Tallinn schools are being asked to judge for themselves when and how they implement distance learning options alongside regular, in-school classes, following an announcement Wednesday that remote learning would need to be put in place as coronavirus rates rise. The Health Board says that schools can be looked at on a case-by-case basis, rather than a blanket requirement for distance learning as happened in spring, ETV news show "Aktuaalne kaamera" (AK) reported Wednesday night.
As reported by ERR News, Tallinn City Government has announced part-distance learning will be put in place, primarily for pupils from 8th Grade (aged around 14) and upwards, as a coronavirus prevention measure.
Tallinn mayor Mihhail Kõlvart (Center) says that the main aim is to allow students to physically attend school where possible, adding school leaders must decide for themselves how the in-house versus remote learning split will be set up.
"From now, school leaders need to develop a formula whereby students, especially in upper secondary schools, will also start distance learning - with different shifts at school and at home," Kõlvart told AK.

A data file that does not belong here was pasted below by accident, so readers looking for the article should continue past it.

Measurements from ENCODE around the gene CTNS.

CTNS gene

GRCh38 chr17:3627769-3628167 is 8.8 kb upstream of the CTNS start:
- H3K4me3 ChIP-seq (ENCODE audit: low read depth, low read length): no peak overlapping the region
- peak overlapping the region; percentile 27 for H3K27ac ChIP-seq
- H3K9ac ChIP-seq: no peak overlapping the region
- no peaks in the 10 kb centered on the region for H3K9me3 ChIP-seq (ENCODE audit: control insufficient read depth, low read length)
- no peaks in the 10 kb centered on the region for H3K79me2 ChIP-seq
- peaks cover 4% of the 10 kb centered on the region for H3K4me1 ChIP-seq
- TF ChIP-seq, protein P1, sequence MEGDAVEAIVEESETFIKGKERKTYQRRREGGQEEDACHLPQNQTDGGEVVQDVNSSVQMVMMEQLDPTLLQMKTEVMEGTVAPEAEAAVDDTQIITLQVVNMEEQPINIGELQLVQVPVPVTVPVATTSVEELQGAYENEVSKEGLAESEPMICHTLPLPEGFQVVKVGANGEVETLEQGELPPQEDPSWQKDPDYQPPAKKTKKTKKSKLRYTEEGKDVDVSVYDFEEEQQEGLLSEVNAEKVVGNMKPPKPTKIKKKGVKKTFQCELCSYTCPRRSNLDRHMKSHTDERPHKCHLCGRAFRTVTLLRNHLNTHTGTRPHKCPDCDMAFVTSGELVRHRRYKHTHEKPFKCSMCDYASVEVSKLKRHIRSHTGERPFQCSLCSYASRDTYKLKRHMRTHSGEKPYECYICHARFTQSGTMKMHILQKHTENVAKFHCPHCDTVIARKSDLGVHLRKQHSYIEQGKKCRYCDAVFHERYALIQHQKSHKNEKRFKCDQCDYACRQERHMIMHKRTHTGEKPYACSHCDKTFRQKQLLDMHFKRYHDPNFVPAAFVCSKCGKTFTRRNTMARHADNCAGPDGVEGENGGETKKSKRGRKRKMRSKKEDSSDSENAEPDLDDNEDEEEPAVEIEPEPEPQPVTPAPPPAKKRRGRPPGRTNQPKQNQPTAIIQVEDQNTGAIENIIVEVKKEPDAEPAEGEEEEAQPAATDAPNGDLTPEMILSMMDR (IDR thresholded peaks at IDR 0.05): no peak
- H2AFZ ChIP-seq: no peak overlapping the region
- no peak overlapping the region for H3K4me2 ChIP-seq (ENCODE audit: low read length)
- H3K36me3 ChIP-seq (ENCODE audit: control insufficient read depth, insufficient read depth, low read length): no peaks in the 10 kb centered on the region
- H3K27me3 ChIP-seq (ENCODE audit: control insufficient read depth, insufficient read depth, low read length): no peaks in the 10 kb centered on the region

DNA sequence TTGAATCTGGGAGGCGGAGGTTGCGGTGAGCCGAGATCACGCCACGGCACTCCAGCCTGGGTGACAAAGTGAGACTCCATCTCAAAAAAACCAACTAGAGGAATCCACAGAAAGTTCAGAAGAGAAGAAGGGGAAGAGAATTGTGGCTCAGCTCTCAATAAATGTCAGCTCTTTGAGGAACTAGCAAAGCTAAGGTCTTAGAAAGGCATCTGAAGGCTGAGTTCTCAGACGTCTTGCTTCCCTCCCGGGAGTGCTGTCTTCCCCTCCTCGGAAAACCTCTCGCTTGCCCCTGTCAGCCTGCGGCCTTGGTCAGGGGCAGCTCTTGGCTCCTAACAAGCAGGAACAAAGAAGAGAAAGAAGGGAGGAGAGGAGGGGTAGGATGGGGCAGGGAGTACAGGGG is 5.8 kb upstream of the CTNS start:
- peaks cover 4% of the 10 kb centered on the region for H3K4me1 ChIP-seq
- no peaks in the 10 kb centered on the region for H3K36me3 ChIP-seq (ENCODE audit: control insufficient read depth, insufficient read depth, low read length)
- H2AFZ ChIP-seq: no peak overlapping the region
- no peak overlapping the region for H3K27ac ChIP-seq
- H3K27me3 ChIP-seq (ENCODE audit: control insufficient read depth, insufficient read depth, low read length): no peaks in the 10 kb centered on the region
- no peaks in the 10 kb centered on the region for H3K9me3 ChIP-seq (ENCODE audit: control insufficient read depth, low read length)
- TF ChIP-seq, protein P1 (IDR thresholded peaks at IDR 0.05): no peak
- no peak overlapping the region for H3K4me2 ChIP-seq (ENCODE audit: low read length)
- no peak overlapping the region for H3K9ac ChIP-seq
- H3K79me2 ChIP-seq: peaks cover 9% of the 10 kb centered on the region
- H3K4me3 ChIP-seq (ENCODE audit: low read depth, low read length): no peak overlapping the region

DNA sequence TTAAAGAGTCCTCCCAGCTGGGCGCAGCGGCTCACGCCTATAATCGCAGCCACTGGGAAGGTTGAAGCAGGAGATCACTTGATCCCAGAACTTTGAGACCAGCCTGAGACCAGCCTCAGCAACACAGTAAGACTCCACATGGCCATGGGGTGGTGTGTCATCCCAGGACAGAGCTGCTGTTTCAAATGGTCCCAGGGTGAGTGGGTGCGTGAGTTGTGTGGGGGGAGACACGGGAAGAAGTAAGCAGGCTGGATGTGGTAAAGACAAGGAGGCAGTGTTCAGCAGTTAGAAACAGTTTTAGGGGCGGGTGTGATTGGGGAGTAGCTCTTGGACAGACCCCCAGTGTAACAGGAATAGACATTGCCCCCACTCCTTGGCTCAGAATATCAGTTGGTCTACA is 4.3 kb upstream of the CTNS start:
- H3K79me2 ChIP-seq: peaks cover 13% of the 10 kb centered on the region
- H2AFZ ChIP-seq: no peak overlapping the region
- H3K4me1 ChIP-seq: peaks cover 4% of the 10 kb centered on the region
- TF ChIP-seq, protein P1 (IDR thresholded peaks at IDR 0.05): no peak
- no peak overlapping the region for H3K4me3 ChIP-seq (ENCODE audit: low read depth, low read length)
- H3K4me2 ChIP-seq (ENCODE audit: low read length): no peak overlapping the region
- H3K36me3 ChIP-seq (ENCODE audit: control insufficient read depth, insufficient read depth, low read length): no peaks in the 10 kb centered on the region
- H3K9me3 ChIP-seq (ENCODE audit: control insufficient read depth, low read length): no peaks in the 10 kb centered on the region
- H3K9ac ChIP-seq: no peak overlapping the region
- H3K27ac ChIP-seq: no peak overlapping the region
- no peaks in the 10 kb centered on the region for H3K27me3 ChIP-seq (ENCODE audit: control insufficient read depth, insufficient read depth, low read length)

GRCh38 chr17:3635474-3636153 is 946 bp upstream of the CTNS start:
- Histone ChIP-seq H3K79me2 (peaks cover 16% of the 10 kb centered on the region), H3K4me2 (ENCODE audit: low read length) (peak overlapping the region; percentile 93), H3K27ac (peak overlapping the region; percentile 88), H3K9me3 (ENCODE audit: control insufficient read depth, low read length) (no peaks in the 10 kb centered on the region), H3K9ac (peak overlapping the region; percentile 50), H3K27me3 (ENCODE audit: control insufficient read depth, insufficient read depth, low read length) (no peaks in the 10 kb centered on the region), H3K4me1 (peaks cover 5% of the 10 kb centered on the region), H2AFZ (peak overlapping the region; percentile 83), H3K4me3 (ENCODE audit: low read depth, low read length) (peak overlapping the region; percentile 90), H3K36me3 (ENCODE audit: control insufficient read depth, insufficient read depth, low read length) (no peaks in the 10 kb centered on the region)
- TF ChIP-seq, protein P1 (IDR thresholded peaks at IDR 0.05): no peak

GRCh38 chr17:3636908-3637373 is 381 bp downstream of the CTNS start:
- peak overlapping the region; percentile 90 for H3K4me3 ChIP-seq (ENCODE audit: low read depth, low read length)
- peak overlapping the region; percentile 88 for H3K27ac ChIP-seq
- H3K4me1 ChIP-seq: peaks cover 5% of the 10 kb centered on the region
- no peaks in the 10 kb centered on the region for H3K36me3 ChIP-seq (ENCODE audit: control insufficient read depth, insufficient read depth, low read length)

Ester Öpik, the head of the Health Board's (Terviseamet) northern region, said that both schools and kindergartens should be looked at on a case-by-case basis.
"At present, we have assumed that if an illness occurs somewhere - in a kindergarten, at a school - we will first and foremost approach it on a group or class basis," she told AK.
One Tallinn secondary school has made the switch to part-remote learning already.
The Tallinn 21st school in the city center currently sends students from the 5th grade home one day a week. In-school classes start at different times and meal and other breaks are staggered too, school principal Meelis Kond told AK.
"There have been no cases of [coronavirus] illness, but the number of illnesses in Tallinn is being monitored, Kond said.
The school's crisis team will meet on Thursday to decide if anything is to change from next Monday, he added.
"It could involve an implementation of a week of distance learning for upper secondary school, for example - a week at school, a week at home, or two weeks, depending on what we decide," Kond said.
From mid-March to the end of the last academic year, all schools were closed save for smaller, occasional group learning or one-to-one sessions, with lessons conducted online.
Mari-Anne Härma, Health Board acting director, told AK that the limit related to movement restrictions could be raised to reflect the lesser strain coronavirus outbreaks among the young have put on the health service so far.
Editor: Andrew Whyte